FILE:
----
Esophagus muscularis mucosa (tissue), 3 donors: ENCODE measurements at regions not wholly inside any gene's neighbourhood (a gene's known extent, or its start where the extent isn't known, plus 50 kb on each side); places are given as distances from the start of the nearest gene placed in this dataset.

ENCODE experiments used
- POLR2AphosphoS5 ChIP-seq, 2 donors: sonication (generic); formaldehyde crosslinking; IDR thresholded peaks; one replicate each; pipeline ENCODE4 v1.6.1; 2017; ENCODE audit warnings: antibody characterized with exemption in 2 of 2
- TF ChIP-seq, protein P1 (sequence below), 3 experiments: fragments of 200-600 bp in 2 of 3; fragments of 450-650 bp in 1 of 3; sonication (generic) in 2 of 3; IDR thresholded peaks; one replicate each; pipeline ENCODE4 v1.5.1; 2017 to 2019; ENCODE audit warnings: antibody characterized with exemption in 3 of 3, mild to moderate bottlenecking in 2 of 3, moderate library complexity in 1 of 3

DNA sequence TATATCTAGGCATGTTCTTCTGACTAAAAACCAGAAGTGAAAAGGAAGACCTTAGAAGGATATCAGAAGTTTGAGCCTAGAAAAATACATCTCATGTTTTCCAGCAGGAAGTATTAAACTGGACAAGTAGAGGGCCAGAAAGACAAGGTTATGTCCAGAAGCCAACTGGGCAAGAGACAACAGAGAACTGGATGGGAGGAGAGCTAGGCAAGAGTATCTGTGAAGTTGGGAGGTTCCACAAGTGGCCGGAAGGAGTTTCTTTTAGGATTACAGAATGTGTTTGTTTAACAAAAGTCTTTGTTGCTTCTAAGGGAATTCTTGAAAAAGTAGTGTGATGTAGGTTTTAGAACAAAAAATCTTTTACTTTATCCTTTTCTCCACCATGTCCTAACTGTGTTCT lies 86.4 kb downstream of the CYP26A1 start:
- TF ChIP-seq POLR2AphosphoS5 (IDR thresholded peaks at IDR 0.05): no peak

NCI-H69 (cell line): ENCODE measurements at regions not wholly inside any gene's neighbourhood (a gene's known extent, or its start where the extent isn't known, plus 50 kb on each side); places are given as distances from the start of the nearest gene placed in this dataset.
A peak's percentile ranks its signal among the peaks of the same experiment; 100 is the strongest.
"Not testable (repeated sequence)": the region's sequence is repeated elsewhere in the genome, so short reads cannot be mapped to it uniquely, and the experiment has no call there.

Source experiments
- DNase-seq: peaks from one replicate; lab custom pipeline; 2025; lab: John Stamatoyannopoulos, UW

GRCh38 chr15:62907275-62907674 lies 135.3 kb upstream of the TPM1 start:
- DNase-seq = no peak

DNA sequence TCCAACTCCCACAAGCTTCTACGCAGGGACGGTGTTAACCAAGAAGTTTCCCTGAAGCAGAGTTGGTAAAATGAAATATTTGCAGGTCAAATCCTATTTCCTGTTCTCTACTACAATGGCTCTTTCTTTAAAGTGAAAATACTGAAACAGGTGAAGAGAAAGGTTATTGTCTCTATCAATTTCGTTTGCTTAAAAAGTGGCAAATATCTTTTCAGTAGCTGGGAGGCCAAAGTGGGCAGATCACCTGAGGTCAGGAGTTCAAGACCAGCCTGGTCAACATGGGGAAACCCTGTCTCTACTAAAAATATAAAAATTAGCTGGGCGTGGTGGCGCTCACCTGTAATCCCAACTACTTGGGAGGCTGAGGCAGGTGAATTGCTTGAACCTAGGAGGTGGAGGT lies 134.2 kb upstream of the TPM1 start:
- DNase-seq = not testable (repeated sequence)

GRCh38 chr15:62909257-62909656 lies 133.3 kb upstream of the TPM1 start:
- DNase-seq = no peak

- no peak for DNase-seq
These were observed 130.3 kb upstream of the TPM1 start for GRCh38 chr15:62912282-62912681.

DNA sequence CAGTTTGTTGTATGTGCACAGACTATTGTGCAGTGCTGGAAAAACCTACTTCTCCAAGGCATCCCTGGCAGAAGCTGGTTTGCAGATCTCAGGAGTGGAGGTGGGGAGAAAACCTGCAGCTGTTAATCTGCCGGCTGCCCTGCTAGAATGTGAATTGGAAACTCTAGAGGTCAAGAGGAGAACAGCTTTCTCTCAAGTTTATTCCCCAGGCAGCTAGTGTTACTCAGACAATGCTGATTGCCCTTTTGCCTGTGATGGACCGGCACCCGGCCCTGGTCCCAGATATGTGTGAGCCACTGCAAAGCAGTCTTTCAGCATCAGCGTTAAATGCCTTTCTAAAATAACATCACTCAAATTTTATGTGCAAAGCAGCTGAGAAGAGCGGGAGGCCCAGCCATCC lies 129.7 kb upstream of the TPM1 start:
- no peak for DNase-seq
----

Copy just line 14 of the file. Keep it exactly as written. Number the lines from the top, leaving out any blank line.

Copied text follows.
DNA sequence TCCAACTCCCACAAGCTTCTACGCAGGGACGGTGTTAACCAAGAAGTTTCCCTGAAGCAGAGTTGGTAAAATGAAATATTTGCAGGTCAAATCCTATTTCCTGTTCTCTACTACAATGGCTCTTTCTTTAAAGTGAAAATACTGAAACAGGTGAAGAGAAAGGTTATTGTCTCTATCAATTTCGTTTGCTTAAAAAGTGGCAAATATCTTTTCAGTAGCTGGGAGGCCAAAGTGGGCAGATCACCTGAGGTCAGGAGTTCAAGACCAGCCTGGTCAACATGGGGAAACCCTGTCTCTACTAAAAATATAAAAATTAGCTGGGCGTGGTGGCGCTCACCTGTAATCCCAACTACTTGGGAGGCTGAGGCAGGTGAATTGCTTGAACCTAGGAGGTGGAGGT lies 134.2 kb upstream of the TPM1 start: